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A WORLD OF DECISIONS: HOW CHOICES THROUGHOUT THE ANNUAL CYCLE AFFECT SURVIVAL, CONDITION, AND PERFORMANCE OF A MIGRATORY SHOREBIRD

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Abstract

Migratory birds face a variety of threats and constraints throughout the annual cycle, and events that occur in one season can impact individuals not only within that period, but in subsequent seasons as well. I investigated the consequences of decisions about habitat use and species interactions across the full annual cycle on the survival, condition, and performance of Hudsonian Godwits (Limosa haemastica) in Beluga River, Alaska and Chiloé Island, Chile. On the breeding grounds, I examined how the benefits of a protective nesting association between godwits and the loud and aggressive Mew Gulls (Larus canus) varied across time and space. Hudsonian Godwits actively chose to nest within gull colonies, but the advantages were context-dependent. Although godwits experienced higher nest survival within colonies – presumably because gulls dissuaded nest predators from using the area – godwit chicks were more likely to be depredated within colonies. Godwits nesting within colonies were larger (females only) and less attentive (males attended the nest less and gave fewer alarm calls). Nest survival was best explained by individual condition improving with female size within colonies and male size outside of colonies. Turning to the non-breeding grounds in southern Chile, I assessed the degree to which patch quality, as indicated by density and condition of godwits, was affected by environmental attributes and disturbance from predators and/or human activities. Patch quality was primarily influenced by availability of foraging habitat, foraging success rates, and the responses of godwits to disturbance (i.e., vigilance and agitation). Lastly, I examined cross-seasonal interactions on individual survival and performance. Godwits had high survival throughout the annual cycle, with the lowest survival estimates during the breeding season and southbound migration. I also found evidence of carry-over, or reversible state, effects on future reproductive performance, with individuals in better condition or using higher quality patches on non-breeding grounds achieving higher reproductive success the following spring. Understanding the interactions among stages of the annual cycle, the relative influence of non-breeding and breeding season factors, and the consequences of individual decisions on survival, condition, and performance will help inform conservation for this rapidly declining species.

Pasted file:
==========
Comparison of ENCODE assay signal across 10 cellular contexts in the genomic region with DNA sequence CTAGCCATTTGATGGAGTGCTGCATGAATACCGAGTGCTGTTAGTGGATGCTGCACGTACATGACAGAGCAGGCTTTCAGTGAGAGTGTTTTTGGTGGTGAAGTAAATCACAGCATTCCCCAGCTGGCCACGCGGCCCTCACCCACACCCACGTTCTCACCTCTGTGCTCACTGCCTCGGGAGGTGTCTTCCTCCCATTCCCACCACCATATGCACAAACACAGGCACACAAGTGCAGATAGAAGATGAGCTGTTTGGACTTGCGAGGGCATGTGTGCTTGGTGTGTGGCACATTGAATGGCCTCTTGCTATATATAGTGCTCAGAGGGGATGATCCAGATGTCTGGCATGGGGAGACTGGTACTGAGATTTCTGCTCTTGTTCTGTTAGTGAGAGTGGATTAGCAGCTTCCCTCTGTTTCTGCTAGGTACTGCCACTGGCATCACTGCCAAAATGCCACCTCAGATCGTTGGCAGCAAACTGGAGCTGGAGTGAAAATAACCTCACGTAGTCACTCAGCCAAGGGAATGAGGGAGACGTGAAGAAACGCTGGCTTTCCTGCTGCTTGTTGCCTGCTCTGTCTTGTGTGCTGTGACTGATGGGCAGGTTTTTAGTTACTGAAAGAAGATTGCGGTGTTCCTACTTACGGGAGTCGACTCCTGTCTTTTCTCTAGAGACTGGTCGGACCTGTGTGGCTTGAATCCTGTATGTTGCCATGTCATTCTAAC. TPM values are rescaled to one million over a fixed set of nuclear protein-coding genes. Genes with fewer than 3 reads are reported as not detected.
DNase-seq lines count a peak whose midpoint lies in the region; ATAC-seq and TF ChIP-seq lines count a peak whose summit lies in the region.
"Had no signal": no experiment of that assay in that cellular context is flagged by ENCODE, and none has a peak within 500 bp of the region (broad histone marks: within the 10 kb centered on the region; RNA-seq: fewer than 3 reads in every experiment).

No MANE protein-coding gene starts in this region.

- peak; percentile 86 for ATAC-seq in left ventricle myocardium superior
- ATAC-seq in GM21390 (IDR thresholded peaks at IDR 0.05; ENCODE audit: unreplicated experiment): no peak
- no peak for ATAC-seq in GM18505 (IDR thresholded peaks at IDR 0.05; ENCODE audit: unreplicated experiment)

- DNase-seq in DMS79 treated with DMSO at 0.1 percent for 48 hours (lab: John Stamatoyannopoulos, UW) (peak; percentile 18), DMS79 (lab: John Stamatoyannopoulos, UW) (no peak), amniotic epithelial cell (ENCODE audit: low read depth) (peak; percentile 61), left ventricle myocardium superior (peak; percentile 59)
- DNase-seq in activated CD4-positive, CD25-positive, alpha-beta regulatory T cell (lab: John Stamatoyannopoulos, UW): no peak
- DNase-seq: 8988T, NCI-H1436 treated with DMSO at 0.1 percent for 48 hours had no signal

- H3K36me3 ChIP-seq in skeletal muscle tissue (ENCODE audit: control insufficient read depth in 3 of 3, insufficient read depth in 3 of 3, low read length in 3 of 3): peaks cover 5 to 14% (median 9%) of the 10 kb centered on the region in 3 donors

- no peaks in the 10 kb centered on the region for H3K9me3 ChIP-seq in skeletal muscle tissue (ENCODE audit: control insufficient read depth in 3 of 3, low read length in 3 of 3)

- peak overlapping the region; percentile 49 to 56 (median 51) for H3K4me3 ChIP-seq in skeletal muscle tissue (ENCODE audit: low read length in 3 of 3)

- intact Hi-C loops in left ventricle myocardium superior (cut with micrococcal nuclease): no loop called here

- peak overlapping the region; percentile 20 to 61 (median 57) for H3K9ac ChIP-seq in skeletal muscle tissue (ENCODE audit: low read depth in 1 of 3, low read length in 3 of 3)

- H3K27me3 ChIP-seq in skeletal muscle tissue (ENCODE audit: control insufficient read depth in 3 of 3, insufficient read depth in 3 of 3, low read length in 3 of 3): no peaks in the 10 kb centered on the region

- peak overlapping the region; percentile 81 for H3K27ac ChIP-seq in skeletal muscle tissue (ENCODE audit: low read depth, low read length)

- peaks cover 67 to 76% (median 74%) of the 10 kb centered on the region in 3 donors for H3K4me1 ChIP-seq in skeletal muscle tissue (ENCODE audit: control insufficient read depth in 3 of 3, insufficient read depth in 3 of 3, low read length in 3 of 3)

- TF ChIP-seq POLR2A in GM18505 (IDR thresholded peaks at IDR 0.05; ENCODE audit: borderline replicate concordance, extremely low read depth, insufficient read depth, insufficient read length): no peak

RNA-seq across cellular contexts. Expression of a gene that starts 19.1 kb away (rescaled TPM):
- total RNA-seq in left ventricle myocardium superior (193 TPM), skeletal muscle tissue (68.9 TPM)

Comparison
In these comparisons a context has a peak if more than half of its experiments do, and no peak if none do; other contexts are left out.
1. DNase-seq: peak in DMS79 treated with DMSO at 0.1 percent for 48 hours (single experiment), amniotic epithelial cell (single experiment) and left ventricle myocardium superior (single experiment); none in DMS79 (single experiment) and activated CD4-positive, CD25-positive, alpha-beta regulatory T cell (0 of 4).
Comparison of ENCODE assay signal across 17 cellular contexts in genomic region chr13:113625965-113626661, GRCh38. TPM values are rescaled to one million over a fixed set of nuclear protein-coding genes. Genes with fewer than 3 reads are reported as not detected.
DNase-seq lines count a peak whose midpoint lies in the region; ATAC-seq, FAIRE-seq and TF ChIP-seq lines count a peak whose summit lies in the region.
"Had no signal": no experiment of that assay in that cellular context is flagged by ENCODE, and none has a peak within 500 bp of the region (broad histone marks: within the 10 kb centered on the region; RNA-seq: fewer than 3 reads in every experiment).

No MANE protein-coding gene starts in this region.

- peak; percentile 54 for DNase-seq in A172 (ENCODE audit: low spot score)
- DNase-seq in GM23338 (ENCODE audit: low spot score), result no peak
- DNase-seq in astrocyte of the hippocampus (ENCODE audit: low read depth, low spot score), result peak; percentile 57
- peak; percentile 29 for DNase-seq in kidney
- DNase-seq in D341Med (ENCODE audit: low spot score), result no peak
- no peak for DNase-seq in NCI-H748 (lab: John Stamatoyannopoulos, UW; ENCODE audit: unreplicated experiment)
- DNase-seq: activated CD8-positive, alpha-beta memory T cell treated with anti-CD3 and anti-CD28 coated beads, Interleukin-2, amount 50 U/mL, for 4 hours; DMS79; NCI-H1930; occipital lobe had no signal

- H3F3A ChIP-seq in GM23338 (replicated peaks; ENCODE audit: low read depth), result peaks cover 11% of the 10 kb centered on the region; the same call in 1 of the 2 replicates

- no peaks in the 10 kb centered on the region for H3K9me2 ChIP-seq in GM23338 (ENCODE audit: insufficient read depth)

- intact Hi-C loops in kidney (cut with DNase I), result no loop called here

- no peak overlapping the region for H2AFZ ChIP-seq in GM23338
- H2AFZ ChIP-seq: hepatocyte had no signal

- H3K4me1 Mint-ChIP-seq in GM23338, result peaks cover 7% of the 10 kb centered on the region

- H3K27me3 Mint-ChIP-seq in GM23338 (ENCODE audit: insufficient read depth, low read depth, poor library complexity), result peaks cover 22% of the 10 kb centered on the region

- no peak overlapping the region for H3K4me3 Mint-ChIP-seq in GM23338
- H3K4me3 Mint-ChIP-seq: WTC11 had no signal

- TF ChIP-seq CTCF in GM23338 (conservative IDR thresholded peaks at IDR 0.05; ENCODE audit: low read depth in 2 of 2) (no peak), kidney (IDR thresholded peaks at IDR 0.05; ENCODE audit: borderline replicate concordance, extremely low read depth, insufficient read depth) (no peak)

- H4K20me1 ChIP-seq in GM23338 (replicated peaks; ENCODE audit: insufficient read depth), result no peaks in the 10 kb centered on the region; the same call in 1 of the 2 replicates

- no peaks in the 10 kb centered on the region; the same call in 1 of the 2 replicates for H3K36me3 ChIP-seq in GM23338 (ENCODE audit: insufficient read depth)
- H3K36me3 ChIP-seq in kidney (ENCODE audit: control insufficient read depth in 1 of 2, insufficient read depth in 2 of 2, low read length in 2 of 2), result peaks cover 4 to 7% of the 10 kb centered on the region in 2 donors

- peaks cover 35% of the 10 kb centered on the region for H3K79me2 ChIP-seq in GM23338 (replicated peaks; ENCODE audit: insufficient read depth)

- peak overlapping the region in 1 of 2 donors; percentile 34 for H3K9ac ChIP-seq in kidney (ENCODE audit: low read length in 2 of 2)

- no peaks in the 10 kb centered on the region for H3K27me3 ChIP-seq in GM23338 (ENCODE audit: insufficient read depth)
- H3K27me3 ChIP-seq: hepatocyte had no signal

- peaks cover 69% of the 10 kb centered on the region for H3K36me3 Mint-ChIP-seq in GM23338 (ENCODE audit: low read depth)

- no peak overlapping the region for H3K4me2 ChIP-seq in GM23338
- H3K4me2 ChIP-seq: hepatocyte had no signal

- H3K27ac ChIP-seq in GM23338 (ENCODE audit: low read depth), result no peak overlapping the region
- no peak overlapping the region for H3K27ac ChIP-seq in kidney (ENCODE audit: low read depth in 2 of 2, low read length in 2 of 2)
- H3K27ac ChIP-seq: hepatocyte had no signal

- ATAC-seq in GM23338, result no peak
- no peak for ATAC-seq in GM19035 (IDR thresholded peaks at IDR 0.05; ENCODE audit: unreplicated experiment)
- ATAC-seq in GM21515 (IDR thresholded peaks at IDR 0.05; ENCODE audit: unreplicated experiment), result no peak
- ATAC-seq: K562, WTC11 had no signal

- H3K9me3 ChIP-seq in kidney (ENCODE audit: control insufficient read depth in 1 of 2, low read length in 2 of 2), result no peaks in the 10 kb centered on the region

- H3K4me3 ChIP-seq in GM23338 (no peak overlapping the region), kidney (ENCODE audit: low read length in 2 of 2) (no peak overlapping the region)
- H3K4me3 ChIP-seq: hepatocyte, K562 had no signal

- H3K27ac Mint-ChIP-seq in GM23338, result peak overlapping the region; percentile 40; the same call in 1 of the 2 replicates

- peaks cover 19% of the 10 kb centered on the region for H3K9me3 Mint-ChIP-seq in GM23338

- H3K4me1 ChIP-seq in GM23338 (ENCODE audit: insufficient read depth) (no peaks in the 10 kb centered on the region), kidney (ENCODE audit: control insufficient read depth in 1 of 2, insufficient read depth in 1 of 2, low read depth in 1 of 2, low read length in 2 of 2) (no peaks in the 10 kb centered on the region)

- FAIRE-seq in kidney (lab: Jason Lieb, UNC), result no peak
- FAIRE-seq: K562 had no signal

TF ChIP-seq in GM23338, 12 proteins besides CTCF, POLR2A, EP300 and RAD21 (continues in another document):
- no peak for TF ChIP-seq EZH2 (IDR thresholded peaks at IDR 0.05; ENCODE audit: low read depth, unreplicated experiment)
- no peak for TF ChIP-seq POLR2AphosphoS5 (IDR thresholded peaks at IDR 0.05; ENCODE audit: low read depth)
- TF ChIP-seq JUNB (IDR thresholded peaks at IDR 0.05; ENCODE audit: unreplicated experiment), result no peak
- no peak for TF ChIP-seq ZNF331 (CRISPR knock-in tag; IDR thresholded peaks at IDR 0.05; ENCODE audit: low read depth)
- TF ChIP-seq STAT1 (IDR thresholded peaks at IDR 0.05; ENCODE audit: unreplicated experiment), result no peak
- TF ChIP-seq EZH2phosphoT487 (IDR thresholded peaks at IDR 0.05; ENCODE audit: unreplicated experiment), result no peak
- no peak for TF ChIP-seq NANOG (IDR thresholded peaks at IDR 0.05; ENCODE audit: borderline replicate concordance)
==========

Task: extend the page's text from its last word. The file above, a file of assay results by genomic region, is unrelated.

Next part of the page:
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2018-08-30

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Behavioral sciences; annual cycle; Hudsonian Godwit; interspecific interactions; Limosa haemastica; reversible state effects; shorebird; Ecology; Wildlife conservation

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Committee Chair

Rodewald, Amanda Dumin

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Senner, Nathan Robert
Fitzpatrick, John Weaver
Webster, Michael Stilson, Jr

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Natural Resources

Degree Name

Ph. D., Natural Resources

Degree Level

Doctor of Philosophy

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dissertation or thesis

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